I have often been asked how I stay so positive despite my struggles.
One of the books that have had the most profound impact on my inner development as well as my relationships with other people is Stephen Covey’s “The 7 Habits Of Highly Effective People.”
I read this book right out of college, and I have reread it several times. Each time I read it, I get some new insight and value from it.
The first three habits focus on inner independence. It begins with private victories and keeping promises to ourselves before we make promises to others. Change should come from the inside, not from circumstances outside ourselves. Stephen Covey reminds us that between a stimulus and response is our ability to choose.
Habit 1: Be Proactive
Being proactive is where change from the inside – out starts. The freedom to choose a response to an external stimulus comes from self-awareness, imagination, conscience, and independent will. Proactive people recognize the responsibility to choose their response and make things happen.
On the flip side, reactive people tend to blame circumstances, conditions, or conditioning.
Habit 2: Begin With The End In Mind
Imagine being at your own funeral. What would you want your family, friends, or co-workers to remember about you? That’s the basis of the second habit. Building your character should take into consideration your impact on those around you.
What lasting legacy do you want to leave?
It isn’t always an easy question, but our personal mission should build from that idea.
Habit 3: Put First Things First
Putting first things first means managing yourself effectively to create a life aligned with your values. When we put first things first, we are fulfilling habits 1 and 2. It is the physical manifestation of being proactive and beginning with the end in mind.
Two questions you can ask yourself to put first things first:
- What one thing could you do (you aren’t doing now) that, if you did regularly, would make a tremendous positive difference in your personal life?
- What one thing in your business or professional life would bring similar results?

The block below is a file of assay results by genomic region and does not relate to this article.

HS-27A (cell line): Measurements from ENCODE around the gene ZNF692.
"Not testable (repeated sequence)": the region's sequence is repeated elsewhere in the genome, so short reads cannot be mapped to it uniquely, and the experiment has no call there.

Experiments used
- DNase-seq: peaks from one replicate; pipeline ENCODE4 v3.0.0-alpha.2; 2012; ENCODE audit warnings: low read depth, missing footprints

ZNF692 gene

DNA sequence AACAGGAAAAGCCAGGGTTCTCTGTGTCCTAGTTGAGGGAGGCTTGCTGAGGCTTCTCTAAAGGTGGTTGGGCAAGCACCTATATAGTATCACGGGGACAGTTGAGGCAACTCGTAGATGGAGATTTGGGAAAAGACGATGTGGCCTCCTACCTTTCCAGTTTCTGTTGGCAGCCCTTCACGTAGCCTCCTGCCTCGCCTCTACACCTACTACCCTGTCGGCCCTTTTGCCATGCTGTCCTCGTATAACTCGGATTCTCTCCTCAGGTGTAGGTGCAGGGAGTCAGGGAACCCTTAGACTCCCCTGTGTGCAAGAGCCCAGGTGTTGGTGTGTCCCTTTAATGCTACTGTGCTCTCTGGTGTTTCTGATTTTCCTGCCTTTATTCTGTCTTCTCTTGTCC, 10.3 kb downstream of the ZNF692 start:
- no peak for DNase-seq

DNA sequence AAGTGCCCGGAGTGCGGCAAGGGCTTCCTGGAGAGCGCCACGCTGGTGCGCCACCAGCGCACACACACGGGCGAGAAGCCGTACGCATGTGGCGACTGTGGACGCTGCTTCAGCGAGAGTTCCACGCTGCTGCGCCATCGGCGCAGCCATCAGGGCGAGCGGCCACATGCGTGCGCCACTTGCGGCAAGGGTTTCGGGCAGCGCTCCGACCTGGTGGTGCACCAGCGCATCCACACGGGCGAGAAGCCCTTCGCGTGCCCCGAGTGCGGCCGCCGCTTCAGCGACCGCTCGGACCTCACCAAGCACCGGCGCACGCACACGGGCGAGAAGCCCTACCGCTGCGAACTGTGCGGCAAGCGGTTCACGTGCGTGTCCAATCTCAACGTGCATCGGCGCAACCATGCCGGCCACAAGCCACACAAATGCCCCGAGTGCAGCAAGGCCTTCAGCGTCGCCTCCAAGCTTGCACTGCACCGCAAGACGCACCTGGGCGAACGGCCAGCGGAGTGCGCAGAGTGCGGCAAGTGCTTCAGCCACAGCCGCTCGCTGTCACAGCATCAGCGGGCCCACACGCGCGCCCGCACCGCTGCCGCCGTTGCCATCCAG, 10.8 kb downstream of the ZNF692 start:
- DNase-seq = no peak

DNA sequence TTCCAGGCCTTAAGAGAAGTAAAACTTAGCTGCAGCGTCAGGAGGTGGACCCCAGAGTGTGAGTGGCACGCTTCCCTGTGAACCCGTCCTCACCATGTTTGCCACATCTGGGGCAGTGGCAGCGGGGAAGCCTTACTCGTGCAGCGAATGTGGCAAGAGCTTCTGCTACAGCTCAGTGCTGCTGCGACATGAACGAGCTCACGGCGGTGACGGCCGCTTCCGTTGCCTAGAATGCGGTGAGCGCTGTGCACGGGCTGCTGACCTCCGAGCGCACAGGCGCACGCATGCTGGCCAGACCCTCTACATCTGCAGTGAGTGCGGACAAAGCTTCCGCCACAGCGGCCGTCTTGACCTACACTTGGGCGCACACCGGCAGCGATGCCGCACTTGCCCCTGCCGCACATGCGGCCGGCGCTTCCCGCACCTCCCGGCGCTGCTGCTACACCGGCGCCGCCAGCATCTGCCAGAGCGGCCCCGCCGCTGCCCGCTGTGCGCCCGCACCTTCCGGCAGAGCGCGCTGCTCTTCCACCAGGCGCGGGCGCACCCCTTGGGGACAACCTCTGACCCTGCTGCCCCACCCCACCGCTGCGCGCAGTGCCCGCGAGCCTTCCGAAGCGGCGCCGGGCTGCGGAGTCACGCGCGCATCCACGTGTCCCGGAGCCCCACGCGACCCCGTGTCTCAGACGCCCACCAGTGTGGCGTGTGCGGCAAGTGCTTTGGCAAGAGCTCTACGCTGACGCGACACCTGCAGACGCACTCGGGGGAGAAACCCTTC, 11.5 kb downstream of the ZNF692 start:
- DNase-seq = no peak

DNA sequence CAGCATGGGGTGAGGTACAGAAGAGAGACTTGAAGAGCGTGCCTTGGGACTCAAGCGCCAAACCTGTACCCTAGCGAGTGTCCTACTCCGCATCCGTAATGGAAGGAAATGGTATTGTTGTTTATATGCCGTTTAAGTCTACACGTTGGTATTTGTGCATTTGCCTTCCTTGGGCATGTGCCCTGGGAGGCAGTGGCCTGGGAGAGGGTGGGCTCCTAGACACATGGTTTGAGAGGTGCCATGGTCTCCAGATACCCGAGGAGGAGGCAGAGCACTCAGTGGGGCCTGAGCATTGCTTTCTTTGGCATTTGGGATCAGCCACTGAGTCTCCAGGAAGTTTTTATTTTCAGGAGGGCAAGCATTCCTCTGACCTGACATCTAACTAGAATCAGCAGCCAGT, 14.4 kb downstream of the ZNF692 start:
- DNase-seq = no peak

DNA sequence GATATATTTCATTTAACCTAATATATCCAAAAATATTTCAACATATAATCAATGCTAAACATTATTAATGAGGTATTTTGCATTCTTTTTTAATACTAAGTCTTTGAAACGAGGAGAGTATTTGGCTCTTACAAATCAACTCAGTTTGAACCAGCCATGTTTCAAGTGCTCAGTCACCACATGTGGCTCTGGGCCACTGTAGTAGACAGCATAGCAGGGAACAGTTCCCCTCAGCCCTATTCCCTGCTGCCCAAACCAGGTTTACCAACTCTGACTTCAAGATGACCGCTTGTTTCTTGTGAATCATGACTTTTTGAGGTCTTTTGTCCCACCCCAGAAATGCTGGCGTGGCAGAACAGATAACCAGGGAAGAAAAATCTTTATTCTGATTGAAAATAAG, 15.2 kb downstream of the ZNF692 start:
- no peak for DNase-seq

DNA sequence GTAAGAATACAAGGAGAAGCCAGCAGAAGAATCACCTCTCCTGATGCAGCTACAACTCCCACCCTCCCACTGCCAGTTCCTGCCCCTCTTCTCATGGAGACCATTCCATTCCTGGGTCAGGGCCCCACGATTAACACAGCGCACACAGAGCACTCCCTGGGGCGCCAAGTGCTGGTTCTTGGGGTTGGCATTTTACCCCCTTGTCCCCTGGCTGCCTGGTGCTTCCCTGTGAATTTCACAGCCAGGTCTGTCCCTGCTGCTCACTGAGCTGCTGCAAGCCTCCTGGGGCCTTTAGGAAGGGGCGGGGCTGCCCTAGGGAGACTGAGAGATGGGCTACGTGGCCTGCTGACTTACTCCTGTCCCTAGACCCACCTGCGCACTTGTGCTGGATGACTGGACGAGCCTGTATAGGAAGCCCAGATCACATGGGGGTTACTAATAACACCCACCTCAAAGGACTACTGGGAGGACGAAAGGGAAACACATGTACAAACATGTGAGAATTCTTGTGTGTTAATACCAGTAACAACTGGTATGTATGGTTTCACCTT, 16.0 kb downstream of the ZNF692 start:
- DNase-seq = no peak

The next three habits focus on our relationships with those around us. To begin building positive interactions, Stephen Covey says that deposits need to be made in emotional bank accounts. Some examples of deposits in an emotional bank account are attending to the small things, keeping commitments, showing personal integrity, and apologizing sincerely when you make a withdrawal/mistake.
Interdependence is built over time, not overnight.
Habit 4: Think Win/Win
When you’re building relationships with others, you’re not thinking win/lose or lose/win. The most important thing is to focus on mutual benefit. But keep in mind that win/win is not a technique; it’s a total philosophy of human interaction. It takes courage and consideration to create mutually beneficial circumstances. There also should be an abundance mentality where you believe there is plenty of benefit for everyone.
Habit 5: Seek First To Understand, Then To Be Understood
I agree with Stephen when he says that most people listen with the intent to reply rather than to understand.
The basis of the fifth habit is to listen with empathy. When you exercise empathetic listening, you look through another person‘s frame of reference and see the world the way they see it.
Empathetic listening is a huge deposit in an emotional bank account.
You can then build the relationship from there and seek to be understood in return.
Habit 6: Synergize
Working together, even with all of our differences, is the basis of synergy. It’s about valuing the mental, emotional, and psychological differences between people.
The differences serve as an addition to knowledge and understanding of reality as it is.
One of the exercises offered to help with the habit of synergy is to think about a person who typically sees things differently than you. Consider how those differences might be used as stepping stones to alternative solutions.
Different perspectives lead to more creativity, which almost always leads to better outcomes.
Everything comes full circle in habit 7, which is sharpening the saw.
Sharpening the saw means renewing the four dimensions of your nature: physical, spiritual, mental, and social/emotional.
If we refer back to habit one, we remember that being proactive is most important. When we are proactive about our physical health, spiritual health, mental health, and social/emotional health, we are keeping the saw sharp.
It’s important to avoid becoming complacent. Life is about growth and progress.
Thank you so much for sticking with me through this long-winded post. I really hope I captured the importance of “The 7 Habits Of Highly Effective People.”
Let me know what you think in the comments below!
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